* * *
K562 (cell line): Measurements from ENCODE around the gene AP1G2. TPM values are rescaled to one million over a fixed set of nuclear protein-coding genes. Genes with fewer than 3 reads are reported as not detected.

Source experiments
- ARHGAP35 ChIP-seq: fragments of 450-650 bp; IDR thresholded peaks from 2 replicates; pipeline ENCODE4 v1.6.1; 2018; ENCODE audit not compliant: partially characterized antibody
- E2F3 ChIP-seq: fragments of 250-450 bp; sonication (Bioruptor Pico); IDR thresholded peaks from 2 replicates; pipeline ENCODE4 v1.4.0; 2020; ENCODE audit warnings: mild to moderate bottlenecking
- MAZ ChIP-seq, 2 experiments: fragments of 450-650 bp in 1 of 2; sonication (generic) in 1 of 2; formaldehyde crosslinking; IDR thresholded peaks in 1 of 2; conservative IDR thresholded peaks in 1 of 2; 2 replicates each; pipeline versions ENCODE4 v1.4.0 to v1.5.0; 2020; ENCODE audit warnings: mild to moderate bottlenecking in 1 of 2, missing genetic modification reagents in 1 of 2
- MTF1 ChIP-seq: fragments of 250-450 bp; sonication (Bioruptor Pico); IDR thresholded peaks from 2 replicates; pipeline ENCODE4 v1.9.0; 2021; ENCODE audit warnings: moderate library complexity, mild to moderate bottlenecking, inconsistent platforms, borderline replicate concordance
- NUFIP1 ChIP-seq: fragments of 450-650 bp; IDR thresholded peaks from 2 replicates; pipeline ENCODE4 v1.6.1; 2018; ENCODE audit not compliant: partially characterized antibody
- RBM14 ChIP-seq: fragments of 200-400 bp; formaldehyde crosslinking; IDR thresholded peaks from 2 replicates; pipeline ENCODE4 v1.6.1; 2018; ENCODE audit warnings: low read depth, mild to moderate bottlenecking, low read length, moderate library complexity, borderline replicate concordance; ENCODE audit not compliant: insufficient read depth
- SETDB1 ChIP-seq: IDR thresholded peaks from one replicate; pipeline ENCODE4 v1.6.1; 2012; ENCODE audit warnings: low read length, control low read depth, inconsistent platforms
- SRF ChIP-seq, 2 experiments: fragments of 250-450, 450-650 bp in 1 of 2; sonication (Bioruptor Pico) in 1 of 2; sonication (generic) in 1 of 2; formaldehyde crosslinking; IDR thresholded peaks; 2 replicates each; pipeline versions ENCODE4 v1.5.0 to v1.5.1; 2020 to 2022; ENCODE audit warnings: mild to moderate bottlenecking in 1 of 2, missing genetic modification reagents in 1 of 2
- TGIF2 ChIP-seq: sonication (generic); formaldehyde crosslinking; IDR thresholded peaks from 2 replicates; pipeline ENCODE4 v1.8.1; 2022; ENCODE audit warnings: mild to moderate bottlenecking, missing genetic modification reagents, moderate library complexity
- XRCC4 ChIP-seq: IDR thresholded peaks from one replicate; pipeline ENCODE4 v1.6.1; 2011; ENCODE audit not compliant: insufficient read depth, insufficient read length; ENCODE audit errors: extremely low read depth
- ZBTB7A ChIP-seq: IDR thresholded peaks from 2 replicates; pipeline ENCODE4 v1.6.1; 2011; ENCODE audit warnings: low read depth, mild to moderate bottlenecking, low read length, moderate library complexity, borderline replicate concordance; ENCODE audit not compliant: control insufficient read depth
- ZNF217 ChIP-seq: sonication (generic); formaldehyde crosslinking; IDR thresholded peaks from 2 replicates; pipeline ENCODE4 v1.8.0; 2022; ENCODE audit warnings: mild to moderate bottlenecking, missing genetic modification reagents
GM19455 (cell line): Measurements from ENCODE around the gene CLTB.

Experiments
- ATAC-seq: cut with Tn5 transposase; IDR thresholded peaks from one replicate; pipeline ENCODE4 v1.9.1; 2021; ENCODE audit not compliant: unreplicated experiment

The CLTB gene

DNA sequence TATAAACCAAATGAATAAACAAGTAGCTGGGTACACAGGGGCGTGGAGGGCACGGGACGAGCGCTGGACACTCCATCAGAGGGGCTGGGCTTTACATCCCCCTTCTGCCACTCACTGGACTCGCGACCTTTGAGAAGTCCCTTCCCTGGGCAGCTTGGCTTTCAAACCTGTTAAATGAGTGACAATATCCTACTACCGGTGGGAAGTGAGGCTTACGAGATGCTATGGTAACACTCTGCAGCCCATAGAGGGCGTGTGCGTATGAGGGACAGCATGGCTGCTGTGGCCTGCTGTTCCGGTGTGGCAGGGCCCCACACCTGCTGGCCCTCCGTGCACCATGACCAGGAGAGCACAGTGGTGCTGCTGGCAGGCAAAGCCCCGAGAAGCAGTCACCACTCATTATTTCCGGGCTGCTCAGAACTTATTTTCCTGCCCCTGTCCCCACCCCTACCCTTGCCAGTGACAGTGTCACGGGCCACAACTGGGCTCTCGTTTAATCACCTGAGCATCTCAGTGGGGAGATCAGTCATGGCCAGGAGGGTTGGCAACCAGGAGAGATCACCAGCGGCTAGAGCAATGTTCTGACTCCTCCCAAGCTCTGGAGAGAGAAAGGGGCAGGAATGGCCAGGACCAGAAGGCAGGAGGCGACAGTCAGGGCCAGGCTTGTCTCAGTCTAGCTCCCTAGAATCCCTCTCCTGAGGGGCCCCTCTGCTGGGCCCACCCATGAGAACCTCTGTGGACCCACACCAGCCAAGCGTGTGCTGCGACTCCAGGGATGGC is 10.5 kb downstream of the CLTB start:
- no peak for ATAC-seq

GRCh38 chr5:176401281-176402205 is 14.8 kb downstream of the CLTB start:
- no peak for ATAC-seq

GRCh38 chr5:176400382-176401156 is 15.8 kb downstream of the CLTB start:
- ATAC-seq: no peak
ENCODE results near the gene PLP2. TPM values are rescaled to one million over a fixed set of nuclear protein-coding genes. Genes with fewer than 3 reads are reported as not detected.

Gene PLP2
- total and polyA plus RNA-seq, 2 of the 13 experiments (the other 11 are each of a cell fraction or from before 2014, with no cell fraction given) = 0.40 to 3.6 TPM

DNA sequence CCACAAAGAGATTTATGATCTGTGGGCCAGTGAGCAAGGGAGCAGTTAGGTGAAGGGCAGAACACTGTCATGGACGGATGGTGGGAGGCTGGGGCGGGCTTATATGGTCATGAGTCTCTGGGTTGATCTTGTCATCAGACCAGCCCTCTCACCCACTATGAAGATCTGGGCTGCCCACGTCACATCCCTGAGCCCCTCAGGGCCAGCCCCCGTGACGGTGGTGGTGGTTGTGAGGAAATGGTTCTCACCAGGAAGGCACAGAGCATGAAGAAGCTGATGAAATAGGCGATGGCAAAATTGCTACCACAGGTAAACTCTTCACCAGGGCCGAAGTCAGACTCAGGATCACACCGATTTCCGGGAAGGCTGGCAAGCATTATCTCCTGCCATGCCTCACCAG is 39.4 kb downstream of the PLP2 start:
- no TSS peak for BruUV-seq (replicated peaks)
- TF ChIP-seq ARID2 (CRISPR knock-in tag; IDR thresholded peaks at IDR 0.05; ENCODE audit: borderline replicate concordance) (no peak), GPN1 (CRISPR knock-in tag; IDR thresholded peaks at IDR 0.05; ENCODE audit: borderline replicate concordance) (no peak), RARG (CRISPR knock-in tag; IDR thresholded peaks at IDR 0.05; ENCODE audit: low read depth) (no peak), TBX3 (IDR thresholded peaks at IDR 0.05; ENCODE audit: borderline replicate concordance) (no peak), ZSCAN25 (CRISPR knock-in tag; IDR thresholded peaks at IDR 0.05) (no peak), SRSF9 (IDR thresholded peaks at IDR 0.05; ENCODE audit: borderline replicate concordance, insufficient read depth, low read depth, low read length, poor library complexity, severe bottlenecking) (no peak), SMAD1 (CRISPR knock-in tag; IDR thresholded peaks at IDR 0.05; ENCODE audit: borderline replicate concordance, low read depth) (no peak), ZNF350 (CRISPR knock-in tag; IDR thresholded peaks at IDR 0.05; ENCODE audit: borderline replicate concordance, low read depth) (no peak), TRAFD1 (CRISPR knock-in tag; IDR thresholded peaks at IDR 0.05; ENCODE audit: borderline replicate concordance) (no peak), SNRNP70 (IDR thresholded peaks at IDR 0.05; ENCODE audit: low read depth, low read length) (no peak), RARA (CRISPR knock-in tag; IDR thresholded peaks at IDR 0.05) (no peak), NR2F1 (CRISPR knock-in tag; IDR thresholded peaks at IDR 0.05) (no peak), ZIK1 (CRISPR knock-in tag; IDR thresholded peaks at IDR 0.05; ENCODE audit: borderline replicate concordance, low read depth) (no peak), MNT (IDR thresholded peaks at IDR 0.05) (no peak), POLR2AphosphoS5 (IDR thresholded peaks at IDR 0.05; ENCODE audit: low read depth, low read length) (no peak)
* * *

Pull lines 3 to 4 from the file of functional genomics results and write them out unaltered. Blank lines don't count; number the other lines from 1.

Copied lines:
- ARHGAP35 ChIP-seq: fragments of 450-650 bp; IDR thresholded peaks from 2 replicates; pipeline ENCODE4 v1.6.1; 2018; ENCODE audit not compliant: partially characterized antibody
- E2F3 ChIP-seq: fragments of 250-450 bp; sonication (Bioruptor Pico); IDR thresholded peaks from 2 replicates; pipeline ENCODE4 v1.4.0; 2020; ENCODE audit warnings: mild to moderate bottlenecking